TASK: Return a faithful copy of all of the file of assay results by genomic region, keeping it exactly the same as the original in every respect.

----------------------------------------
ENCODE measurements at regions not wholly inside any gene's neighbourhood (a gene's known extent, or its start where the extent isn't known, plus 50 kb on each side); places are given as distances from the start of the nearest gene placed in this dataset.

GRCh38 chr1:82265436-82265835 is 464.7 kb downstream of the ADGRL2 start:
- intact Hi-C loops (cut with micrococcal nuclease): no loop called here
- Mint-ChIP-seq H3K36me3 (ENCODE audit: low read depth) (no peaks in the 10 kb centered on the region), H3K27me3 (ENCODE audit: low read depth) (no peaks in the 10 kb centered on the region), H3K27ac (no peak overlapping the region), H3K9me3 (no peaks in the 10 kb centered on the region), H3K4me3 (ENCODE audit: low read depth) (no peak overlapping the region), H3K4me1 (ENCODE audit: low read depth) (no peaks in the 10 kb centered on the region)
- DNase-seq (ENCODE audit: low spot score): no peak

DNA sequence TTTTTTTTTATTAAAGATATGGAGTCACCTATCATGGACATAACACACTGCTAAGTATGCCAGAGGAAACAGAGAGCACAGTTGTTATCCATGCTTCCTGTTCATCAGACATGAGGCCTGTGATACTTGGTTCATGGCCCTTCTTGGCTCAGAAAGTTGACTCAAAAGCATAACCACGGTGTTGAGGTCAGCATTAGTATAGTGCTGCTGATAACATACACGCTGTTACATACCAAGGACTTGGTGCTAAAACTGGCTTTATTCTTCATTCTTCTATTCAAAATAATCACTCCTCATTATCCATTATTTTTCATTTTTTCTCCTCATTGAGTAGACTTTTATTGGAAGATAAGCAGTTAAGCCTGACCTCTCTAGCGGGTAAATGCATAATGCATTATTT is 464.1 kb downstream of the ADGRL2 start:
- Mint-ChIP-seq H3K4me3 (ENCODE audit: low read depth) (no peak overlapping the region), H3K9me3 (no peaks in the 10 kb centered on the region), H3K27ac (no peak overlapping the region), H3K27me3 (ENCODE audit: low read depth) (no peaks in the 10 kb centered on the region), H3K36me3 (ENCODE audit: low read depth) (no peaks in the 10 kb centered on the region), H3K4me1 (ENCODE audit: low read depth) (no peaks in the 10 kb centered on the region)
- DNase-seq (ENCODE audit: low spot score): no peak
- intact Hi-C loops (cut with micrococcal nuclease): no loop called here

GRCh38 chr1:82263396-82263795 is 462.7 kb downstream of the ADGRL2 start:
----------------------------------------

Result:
ENCODE measurements at regions not wholly inside any gene's neighbourhood (a gene's known extent, or its start where the extent isn't known, plus 50 kb on each side); places are given as distances from the start of the nearest gene placed in this dataset.

GRCh38 chr1:82265436-82265835 is 464.7 kb downstream of the ADGRL2 start:
- intact Hi-C loops (cut with micrococcal nuclease): no loop called here
- Mint-ChIP-seq H3K36me3 (ENCODE audit: low read depth) (no peaks in the 10 kb centered on the region), H3K27me3 (ENCODE audit: low read depth) (no peaks in the 10 kb centered on the region), H3K27ac (no peak overlapping the region), H3K9me3 (no peaks in the 10 kb centered on the region), H3K4me3 (ENCODE audit: low read depth) (no peak overlapping the region), H3K4me1 (ENCODE audit: low read depth) (no peaks in the 10 kb centered on the region)
- DNase-seq (ENCODE audit: low spot score): no peak

DNA sequence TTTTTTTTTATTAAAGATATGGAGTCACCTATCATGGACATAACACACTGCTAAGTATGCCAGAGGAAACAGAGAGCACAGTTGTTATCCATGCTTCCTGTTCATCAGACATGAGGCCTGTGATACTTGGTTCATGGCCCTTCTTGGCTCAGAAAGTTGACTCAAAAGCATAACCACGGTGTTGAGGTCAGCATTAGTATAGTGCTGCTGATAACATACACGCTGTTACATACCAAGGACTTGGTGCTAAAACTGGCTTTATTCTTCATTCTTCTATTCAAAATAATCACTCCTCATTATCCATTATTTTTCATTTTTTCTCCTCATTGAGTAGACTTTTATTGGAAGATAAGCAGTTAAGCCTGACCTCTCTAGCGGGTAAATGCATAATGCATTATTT is 464.1 kb downstream of the ADGRL2 start:
- Mint-ChIP-seq H3K4me3 (ENCODE audit: low read depth) (no peak overlapping the region), H3K9me3 (no peaks in the 10 kb centered on the region), H3K27ac (no peak overlapping the region), H3K27me3 (ENCODE audit: low read depth) (no peaks in the 10 kb centered on the region), H3K36me3 (ENCODE audit: low read depth) (no peaks in the 10 kb centered on the region), H3K4me1 (ENCODE audit: low read depth) (no peaks in the 10 kb centered on the region)
- DNase-seq (ENCODE audit: low spot score): no peak
- intact Hi-C loops (cut with micrococcal nuclease): no loop called here

GRCh38 chr1:82263396-82263795 is 462.7 kb downstream of the ADGRL2 start: